The managers other than board members are registered based on the relevant pleading of a bank and successfully passing of the registration process. The registration process for an executive director and their deputies, members of directorate, a chief accountant and their deputy and a chief of internal audit is sophisticated, which means that the CBA performs compliance assessments and requires a personal interview of each candidate.
The regulation adopted under Armenian legislation regarding remuneration is that the CBA may limit a bank’s payment of bonuses and other incentive payments in the following cases:
The main statutory regulations on AML and CFT for banks is the law on Combating Money Laundering and Terrorist Financing. Banks also follow recommendations established by the CBA and relevant international institutions.
The banks are obliged to have internal acts regarding AML and CFT, such as policies, risk assessment regulations, and KYC processes.
The banks are obliged to:
If the transaction is suspicious, a bank may suspend it and report it to the regulator, and it must then act as per the instructions of the regulator.
The transactions subject to mandatory reporting for banks are:
Transactions or business relationships, including attempted ones, are suspicious if it is suspected, or there are reasonable grounds to suspect, that the property:
Administrator and Funding
The Deposit Guarantee Fund of Armenia (the “Fund”) is a non-commercial legal entity established by the CBA to which all banks must pay regular (calculated based on total attracted deposits and payment is made quarterly), non-regular (for newly-established banks) and extra (upon decision of the Fund in case of insufficiency of funds) contributions.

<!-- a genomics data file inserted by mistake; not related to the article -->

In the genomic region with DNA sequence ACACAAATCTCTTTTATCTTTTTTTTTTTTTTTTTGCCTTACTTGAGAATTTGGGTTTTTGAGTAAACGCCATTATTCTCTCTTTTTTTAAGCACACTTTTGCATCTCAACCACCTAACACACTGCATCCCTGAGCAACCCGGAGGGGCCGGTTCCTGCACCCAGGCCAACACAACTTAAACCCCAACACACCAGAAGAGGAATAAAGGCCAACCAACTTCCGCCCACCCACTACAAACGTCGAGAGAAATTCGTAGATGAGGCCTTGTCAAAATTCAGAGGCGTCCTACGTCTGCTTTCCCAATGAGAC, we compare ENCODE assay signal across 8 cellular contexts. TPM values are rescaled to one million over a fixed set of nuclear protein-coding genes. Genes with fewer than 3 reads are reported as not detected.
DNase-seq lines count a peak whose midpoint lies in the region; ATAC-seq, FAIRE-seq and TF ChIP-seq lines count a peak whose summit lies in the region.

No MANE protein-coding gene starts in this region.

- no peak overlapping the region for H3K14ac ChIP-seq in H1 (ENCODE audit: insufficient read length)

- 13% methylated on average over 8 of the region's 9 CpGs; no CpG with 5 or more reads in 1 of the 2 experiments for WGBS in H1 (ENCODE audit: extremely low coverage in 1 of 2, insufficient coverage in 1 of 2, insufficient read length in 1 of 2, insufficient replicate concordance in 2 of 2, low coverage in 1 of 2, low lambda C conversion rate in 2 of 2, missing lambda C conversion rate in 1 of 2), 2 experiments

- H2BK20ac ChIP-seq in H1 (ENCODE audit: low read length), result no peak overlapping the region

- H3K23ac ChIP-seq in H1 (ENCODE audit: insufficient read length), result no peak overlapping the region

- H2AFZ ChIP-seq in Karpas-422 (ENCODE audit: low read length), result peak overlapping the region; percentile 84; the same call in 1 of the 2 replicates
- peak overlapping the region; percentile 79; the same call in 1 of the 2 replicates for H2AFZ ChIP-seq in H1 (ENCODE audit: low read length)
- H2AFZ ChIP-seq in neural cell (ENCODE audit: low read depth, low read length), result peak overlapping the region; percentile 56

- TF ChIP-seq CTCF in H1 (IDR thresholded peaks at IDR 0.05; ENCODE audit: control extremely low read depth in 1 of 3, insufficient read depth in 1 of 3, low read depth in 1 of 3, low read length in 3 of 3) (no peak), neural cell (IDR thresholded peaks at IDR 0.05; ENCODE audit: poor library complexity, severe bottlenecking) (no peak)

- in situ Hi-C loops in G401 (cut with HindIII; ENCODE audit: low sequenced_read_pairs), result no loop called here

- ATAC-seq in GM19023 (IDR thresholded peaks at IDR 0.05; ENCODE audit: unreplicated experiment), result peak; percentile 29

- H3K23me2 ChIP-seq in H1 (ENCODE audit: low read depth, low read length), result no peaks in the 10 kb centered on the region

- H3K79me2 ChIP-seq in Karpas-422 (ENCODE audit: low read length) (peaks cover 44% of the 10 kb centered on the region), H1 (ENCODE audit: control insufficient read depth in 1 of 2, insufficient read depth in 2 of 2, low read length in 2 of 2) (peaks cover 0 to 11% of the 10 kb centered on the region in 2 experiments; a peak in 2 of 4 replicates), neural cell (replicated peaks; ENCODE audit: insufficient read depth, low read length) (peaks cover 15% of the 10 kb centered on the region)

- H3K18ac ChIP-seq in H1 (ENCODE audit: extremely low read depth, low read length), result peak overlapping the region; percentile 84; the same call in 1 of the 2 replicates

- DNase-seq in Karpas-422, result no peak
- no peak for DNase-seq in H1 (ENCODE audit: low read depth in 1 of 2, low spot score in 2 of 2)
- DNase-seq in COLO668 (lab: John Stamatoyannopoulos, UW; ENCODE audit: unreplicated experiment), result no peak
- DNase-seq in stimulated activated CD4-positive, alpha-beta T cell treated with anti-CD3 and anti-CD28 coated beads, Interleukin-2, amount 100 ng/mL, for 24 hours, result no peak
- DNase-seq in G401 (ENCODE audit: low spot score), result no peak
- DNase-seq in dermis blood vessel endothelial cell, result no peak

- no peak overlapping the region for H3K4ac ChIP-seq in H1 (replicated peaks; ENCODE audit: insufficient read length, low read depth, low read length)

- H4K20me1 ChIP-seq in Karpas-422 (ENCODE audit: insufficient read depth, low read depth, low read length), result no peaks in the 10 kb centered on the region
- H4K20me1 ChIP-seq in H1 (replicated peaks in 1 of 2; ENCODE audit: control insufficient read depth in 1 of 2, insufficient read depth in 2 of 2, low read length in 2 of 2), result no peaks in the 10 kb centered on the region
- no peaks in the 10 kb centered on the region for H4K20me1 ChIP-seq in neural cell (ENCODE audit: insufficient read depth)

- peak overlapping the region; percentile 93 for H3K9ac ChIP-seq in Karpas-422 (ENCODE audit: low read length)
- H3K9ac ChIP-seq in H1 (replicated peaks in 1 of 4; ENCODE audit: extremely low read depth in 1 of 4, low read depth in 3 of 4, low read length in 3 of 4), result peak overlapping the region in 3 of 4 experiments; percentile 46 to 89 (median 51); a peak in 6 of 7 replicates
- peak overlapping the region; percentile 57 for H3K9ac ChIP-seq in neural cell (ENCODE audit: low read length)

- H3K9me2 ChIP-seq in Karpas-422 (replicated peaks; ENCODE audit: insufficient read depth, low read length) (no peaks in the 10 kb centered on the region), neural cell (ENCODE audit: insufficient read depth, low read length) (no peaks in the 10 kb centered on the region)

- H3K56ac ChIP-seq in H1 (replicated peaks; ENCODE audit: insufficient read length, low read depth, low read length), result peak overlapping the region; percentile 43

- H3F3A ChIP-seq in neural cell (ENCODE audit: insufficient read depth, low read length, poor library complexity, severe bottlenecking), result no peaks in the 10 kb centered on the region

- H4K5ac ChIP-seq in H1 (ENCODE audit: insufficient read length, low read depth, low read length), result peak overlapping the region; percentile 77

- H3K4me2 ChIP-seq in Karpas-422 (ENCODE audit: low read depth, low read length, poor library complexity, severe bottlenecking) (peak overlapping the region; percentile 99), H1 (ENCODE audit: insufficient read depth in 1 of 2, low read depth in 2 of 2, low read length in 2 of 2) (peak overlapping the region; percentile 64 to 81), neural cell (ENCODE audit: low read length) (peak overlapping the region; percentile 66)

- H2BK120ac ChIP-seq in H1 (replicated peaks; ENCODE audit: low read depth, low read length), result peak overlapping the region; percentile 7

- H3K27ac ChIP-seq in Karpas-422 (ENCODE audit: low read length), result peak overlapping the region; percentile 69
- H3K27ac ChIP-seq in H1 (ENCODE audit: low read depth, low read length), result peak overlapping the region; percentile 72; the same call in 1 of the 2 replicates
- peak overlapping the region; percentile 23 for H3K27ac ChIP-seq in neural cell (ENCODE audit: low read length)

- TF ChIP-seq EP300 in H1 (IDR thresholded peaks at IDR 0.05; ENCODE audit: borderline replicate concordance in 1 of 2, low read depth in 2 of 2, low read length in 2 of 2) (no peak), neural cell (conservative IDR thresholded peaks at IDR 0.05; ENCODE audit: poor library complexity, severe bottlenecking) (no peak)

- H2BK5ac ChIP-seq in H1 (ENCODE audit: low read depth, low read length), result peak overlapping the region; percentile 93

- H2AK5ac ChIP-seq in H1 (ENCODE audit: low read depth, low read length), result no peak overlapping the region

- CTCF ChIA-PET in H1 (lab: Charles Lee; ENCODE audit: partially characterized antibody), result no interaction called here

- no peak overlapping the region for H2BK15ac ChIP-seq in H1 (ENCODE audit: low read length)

The Fund is responsible for management of funds, as well as payment of compensation where there is a “compensation event”.
The guarantee of deposit compensation covers deposits within the following limits:
In the following cases, the guarantee on compensation is not provided:
It is important to note that the deposit, within the meaning of its guaranteed compensation, refers to:
A compensation event occurs when:
The CBA notifies the Fund about the compensation event, as well as providing the list of deposits subject to compensation. The Fund provides public notice regarding compensation and pays compensation should the depositor apply for it within three years of that public announcement.
Bank secrecy is the information belonging to a customer of which a bank becomes aware while establishing or carrying on a business relationship with its customer, such as customer account information, information on the transactions made upon the instruction of the customer or in favour of the customer, trade secrets, facts related to any project or plans of its activity, inventions, industrial designs, and other information that the customer intended to keep secret where the bank is aware or could have been aware of this intention.
The information that becomes known to the CBA in connection with or during the supervision of banks also becomes classified as bank secrecy; the CBA is deemed as a bank and the banks are the customer).